Runner’s injuries: Patellofemoral knee pain

patellofemoral knee pain

Patello-femoral knee pain

This is a subject which interests me quite a bit as it appears to be a diagnosis that get used a little too often. The reason for this is because it is not a very specific diagnosis, it basically means that there is pain behind and around the patella, which doesn’t explain much.

The reason that patellofemoral knee pain can come on is usually due to poor patella tracking between the femoral condyles. A line drawn from the ASIS (the bony bit on the front of your pelvis on your side) to the inferior pole of the patella (the lowest point of your knee cap) intersected with a line straight up from the floor forms and angle called the Q angle. See picture below

patellofemoral knee pain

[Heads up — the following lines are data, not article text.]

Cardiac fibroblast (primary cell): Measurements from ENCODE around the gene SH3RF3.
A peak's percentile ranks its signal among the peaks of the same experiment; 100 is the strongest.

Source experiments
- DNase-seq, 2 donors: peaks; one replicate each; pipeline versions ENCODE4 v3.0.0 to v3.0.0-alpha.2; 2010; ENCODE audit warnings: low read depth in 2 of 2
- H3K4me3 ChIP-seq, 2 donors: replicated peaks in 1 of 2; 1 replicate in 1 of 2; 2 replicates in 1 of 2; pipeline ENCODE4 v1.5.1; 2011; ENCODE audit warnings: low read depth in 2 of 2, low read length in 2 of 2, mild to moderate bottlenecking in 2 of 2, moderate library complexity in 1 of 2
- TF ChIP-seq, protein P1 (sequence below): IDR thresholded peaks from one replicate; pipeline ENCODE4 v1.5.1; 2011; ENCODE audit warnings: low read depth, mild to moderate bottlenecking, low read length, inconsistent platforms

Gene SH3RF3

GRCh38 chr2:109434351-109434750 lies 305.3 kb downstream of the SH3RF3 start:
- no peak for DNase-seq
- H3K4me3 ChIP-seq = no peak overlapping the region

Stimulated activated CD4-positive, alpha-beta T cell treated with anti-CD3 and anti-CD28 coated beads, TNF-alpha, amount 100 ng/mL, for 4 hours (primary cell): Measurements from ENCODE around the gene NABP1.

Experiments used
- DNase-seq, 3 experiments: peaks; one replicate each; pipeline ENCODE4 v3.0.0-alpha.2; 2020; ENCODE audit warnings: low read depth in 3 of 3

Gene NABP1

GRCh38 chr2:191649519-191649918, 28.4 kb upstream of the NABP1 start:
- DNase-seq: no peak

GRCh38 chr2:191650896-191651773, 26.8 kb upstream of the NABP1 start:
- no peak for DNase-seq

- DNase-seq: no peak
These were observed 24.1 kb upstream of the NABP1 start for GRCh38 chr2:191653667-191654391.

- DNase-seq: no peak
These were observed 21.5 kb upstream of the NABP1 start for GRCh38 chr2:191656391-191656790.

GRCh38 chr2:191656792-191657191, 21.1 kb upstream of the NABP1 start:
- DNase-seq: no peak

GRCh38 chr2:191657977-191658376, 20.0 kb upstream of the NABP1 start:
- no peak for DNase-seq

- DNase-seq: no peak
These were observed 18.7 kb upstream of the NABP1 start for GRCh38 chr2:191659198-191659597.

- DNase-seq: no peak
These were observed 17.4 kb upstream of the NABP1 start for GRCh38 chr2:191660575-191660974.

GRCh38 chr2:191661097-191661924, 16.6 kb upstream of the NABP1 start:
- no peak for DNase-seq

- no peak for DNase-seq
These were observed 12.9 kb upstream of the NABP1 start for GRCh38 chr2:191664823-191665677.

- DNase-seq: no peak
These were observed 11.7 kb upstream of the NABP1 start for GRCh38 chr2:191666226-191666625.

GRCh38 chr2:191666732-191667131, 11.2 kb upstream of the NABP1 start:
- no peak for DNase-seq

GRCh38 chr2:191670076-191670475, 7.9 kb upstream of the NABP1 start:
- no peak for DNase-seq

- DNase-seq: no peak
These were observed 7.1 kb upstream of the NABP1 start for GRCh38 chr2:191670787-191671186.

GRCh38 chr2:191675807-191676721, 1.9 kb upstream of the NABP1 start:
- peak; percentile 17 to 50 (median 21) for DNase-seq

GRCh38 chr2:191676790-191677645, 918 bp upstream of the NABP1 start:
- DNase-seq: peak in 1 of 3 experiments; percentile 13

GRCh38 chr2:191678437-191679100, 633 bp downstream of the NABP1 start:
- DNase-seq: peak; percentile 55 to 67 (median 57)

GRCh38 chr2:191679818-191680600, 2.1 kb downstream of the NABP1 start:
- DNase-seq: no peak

In Males the Q angle should be 13 degrees and in women it should be 18 degrees (as women have a larger pelvis) when the knee is straight. too much deviation away from these normal angles can cause an increase in friction at the condyles (parts of the knee at the end of the femur upon which the knee cap slides) during movement and may lead to irritation or even early wearing of the cartilage in this region (known as chondromalacia patella), the pain as a result of one of these problems is usually known as patellofemoral knee pain. Often however, another problem which is poorly diagnosed can get chucked in under the diagnosis of patellofemoral knee pain as it is such a general diagnosis.

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